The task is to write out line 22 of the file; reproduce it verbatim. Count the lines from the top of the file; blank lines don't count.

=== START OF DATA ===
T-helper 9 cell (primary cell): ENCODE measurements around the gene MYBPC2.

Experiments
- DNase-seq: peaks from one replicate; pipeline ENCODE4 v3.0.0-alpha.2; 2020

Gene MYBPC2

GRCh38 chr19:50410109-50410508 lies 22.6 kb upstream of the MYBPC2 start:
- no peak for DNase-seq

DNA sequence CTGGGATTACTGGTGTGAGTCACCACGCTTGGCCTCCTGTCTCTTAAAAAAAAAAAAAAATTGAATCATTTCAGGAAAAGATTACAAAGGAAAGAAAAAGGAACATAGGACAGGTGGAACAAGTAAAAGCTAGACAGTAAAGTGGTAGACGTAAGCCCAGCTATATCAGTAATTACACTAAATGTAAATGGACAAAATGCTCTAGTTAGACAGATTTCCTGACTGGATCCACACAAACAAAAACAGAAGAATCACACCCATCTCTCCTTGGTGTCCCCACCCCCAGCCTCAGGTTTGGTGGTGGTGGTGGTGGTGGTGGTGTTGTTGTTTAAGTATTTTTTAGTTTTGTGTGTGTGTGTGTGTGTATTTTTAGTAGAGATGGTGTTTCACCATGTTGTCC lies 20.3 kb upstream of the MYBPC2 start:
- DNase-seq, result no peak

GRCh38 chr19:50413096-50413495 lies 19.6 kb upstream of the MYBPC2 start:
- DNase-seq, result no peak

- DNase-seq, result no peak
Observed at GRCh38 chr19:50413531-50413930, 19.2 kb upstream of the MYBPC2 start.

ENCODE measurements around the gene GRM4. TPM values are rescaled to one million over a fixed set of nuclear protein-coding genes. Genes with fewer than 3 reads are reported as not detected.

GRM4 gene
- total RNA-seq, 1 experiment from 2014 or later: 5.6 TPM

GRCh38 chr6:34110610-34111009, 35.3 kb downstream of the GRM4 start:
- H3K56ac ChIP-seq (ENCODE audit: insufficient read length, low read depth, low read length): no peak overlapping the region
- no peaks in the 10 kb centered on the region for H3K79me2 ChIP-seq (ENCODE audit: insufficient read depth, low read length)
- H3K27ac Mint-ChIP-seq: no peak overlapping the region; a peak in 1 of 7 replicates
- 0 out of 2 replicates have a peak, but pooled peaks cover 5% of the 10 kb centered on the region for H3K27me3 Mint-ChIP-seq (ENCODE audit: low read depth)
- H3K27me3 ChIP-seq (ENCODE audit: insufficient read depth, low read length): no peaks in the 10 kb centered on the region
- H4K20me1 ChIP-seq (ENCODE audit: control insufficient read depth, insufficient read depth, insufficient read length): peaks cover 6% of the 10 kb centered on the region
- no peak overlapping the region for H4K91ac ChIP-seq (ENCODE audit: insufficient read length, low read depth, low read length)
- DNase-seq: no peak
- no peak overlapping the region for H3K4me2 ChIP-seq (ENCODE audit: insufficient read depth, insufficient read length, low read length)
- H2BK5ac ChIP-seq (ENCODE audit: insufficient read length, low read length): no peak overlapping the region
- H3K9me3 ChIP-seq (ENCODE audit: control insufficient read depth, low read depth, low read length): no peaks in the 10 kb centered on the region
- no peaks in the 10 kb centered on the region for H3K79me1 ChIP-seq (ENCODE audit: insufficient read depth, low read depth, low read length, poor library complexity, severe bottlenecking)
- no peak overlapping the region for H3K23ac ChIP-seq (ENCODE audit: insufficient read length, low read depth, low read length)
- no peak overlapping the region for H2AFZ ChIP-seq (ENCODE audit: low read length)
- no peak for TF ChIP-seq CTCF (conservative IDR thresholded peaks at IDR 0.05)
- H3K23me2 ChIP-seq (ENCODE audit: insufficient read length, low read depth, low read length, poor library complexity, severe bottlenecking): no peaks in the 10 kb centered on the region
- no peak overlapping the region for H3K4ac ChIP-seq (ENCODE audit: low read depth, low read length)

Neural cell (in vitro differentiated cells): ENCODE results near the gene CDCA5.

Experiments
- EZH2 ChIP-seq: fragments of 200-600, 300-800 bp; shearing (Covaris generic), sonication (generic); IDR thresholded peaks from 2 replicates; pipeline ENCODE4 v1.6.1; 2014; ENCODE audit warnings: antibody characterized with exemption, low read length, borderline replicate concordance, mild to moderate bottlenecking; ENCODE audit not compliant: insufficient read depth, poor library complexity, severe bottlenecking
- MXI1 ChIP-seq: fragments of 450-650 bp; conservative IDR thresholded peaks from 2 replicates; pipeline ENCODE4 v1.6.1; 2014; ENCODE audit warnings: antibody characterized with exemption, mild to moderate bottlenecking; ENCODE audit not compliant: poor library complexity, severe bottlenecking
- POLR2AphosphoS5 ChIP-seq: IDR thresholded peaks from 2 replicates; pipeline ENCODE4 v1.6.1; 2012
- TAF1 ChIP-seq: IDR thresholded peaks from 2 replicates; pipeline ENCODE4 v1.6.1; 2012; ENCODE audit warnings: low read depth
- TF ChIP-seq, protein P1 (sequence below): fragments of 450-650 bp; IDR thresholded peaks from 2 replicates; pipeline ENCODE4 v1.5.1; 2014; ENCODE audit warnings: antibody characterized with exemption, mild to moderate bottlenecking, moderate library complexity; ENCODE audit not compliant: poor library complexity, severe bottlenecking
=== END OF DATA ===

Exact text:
- H4K20me1 ChIP-seq (ENCODE audit: control insufficient read depth, insufficient read depth, insufficient read length): peaks cover 6% of the 10 kb centered on the region